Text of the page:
Sometimes, Boxing Numbers Don’t Add Up

Times Staff Writer

For nearly two decades, people have taken them for granted. Compubox numbers are routinely displayed on boxing telecasts, referred to in newspaper stories and repeated around water coolers all over the country the day after a big fight. They are cited time and again as evidence this fighter had an effective jab or that fighter had devastating power.

Then came last month’s rematch between Oscar De La Hoya and Shane Mosley. And all of a sudden, there was doubt and there were questions: What is Compubox? Who runs it? How do they operate? Who pays them?

The doubt sprung from the disparity between the Compubox numbers and the judges’ numbers. All three judges gave the super-welterweight title fight to Mosley, 115-113. Yet, according to Compubox, De La Hoya connected on 36% of his punches, to 26% for Mosley. And De La Hoya had dominated Mosley, according to Compubox, in both jabs landed, 106-33, and power punches, 115-94.

Why the big difference?


“We always said there is a 2% margin of error,” said Bob Canobbio, one of the co-inventors of Compubox. “It was never designed to score fights. We never said that. It’s quantitative, not qualitative. It’s designed to show a fighter’s output. Nine times out of 10, the guy who throws and lands more punches wins the fight. It just so happens, it didn’t work out in De La Hoya-Mosley. Or the following week, for that matter [when International Boxing Federation champion Chris Byrd won a decision over Fres Oquendo, despite having lagged in the Compubox numbers].”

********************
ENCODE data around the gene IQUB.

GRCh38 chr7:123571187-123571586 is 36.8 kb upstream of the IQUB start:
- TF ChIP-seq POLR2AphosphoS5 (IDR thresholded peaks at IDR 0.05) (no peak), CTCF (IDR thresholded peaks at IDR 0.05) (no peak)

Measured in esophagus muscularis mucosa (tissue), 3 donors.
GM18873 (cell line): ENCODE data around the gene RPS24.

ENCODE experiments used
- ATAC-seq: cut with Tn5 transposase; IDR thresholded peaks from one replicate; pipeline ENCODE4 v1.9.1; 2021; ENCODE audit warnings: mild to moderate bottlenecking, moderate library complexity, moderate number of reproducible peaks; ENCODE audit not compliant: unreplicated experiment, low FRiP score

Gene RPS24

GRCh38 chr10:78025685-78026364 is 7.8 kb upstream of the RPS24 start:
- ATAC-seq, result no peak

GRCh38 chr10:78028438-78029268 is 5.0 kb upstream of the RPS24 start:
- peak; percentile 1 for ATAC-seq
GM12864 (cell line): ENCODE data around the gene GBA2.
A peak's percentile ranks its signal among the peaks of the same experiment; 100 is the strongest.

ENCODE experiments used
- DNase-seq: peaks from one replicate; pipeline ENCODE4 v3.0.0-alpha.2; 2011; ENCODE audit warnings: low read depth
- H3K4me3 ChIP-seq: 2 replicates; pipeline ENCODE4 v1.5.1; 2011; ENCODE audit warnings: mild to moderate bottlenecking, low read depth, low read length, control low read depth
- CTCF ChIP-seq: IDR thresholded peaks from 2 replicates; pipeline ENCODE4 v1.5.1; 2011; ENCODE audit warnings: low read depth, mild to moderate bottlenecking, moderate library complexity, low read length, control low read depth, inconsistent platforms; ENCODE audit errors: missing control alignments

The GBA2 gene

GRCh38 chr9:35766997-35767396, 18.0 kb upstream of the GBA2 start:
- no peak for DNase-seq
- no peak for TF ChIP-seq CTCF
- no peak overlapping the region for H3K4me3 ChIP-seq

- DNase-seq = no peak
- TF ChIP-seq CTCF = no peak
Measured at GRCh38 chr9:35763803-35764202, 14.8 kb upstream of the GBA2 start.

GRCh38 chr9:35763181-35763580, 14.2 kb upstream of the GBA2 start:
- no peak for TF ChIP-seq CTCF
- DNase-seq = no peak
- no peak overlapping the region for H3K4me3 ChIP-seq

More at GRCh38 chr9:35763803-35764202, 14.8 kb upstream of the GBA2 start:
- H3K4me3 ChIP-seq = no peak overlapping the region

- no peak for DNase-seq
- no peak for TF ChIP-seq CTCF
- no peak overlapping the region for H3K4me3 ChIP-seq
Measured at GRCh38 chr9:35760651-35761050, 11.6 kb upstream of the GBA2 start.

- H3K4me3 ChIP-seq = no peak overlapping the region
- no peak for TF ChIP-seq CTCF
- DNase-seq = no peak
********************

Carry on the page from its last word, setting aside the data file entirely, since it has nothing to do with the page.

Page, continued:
In 1984, Canobbio was working as a researcher for Sports Illustrated and Logan Hobson was a correspondent for United Press International. Hired to compile a database on boxing, they expanded the idea and came up with Compubox.

The concept is simple. Two men sit side by side on press row, one for each fighter and each pressing buttons on an electronic device that counts punches, power punches and jabs, both the number thrown and landed.

Hobson, who has since left the company, and Canobbio struck it rich immediately, landing a deal with HBO in 1985. The operation has expanded, Compubox now doing around 60 shows a year, but the technology has remained unchanged -- and, in some quarters, unaccepted.


“No human alive can hit numbers fast enough to get all the punches,” said Gary Shaw, Mosley’s promoter.

“We’ve been doing this for 18 years,” Canobbio said, “and all of a sudden, we can’t keep up?”

Shaw has another criticism.

“The Compubox guys are only sitting on one side of the ring,” he said. “If a fighter’s back is to them and a punch is thrown at that fighter, how can the Compubox guy tell if it did any damage? It is ludicrous to judge by Compubox. That’s why the judges sit on three sides.”


Chuck Giampa, who has been a judge for 19 years, would like to see three teams of Compubox operators, one behind each judge.

“Then,” he said, “let’s compare and see if they agree with the judges or even with each other. I bet they won’t. Compubox is good for TV, but it’s a gimmick.”

Has HBO itself been lured into putting too much reliance on Compubox?

“I think everybody else did,” said Ross Greenburg, president of HBO Sports. “We never did. We took it for what it was. And we will continue to use it because it still has statistical merit.”